On Nov. 23, the Doctor Who 50th anniversary special will be simulcast nationwide to millions of viewers in 76 different countries.

I will not be one of the viewers.

Titled “The Day of the Doctor,” the episode has been confirmed to be about a murder in Elizabethan England. The BBC has announced that the Fourth and Tenth Doctors, as well as fan-favorite companion to the Tenth Doctor, Rose Tyler, will return to the screen to join the Eleventh Doctor and his companion, Clara Oswald.

Though I am a huge fan of the show and have many times marathoned through the entire revival series, I’m not interested in watching future episodes if they continue to be written by Steven Moffat.

In fact, many fans are refusing to watch the special on its first air and not partake in the opening-night festivities as the special is penned by Moffat.

The reason is that Moffat creates weak female characters who are portrayed as stereotypical “damsels-in-distress,” needing to be saved by the Doctor. Or they are just passed off as love interests.

In addition, Moffat has not stuck to “Classic Who” standards. His villains, who are less evil than the classic ones, barely affect the season plot. He also doesn’t advance the plot concerning all the mysterious aspects of the Doctor, like why he destroyed his home planet, Gallifrey. Those episodes were all written by other writers whom I am more fond of, such as Russell T. Davies.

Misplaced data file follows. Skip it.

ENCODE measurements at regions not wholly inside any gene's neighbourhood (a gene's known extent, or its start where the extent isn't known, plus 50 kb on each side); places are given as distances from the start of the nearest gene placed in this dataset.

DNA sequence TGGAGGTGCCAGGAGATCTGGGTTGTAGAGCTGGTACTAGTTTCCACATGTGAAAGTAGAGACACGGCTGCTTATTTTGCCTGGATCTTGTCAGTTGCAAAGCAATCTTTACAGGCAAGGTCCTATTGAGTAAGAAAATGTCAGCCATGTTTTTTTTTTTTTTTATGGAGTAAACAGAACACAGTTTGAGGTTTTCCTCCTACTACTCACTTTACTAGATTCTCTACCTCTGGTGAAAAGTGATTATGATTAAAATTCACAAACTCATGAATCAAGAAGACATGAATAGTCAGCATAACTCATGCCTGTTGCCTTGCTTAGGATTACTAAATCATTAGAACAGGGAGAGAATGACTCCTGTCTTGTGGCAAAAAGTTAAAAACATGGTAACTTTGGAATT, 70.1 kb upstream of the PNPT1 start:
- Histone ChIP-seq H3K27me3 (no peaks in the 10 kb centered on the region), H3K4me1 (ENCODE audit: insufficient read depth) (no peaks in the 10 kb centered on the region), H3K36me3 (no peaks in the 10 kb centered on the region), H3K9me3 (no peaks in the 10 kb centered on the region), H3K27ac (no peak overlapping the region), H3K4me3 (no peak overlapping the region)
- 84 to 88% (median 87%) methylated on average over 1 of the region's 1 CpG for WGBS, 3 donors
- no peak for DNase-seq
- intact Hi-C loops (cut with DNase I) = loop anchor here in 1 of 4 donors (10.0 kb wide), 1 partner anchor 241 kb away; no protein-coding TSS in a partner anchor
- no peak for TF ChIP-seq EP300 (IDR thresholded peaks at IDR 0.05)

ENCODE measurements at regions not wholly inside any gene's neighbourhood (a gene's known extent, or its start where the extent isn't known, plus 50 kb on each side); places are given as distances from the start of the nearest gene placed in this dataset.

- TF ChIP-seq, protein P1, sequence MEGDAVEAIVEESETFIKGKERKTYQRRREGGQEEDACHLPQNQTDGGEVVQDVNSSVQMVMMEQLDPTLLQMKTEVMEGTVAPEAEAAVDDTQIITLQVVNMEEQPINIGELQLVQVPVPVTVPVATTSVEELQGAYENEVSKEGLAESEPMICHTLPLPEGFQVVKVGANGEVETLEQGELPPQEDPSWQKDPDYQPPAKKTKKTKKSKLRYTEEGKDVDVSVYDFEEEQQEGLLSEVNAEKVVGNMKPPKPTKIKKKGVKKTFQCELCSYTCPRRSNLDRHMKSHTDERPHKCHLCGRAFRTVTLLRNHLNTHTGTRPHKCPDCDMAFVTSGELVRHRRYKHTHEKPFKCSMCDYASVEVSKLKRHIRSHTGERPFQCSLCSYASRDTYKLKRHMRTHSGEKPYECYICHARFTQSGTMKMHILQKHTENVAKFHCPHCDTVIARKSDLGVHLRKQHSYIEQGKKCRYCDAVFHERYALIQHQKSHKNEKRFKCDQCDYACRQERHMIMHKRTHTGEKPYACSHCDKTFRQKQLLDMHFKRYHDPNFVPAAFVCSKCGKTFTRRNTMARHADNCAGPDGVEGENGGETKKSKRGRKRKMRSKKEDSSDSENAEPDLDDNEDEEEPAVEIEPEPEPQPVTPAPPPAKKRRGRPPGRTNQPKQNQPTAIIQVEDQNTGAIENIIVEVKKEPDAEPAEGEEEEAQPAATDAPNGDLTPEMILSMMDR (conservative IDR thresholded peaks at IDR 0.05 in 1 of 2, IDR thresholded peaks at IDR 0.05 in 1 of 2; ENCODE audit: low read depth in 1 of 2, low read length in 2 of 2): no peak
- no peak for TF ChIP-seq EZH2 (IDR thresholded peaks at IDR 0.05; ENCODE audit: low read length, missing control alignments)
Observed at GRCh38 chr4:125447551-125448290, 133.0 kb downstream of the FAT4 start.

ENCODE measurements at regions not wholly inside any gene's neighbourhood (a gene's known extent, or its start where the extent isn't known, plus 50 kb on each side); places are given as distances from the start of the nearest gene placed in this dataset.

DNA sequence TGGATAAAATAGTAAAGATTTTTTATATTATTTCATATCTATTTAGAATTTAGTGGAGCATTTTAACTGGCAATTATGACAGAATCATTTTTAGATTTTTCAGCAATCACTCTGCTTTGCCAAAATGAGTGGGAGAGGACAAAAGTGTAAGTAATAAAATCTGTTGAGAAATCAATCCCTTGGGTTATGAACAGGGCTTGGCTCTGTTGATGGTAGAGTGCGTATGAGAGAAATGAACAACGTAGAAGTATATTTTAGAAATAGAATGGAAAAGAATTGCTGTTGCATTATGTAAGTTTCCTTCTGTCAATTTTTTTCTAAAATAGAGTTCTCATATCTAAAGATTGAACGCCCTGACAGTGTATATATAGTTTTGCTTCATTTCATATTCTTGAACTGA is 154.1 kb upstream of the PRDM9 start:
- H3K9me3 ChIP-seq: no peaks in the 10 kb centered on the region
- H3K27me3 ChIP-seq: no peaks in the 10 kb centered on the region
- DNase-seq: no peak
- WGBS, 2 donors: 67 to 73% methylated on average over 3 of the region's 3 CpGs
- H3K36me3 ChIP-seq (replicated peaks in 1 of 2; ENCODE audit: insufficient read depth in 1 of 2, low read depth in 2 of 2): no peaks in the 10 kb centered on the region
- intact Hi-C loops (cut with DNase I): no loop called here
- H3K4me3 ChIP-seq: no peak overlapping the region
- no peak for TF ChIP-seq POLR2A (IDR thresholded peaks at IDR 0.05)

Moffat’s plots that revolve around the Doctor usually explore what it would be like if the Doctor didn’t exist. He typically writes about how the world would end if the Doctor weren’t there to save the day. He does not create complex plots and unique episodes that somehow all come together at the season finale, like the ones Davies writes. Moffat lacks this characteristic in his writing, writing only straight plot lines that are easy to connect.

I will be avoiding Moffat’s episodes also because of his sexism.

In an interview with The Scotsman, Scotland’s Sunday newspaper, he said this about two characters, Rose Tyler and Madame de Pompadour:

“There’s this issue you’re not allowed to discuss: that women are needy,” he said. “Men can go for longer, more happily, without women. That’s the truth.

“We don’t, as little boys, play at being married—we try to avoid it for as long as possible. Meanwhile women are out there hunting for husbands.”

In the same interview Moffat goes on to complain that men aren’t respected in “civilised countries,” saying, “The world is vastly counted in favour of men at every level— except if you live in a civilised country and you’re sort of educated and middle-class, because then you’re almost certainly junior in your relationship and in a state of permanent, crippled apology. Your preferences are routinely mocked.”

Because this statement is extremely misogynistic, I will not be tuning in to the 50th anniversary special when it airs.

 

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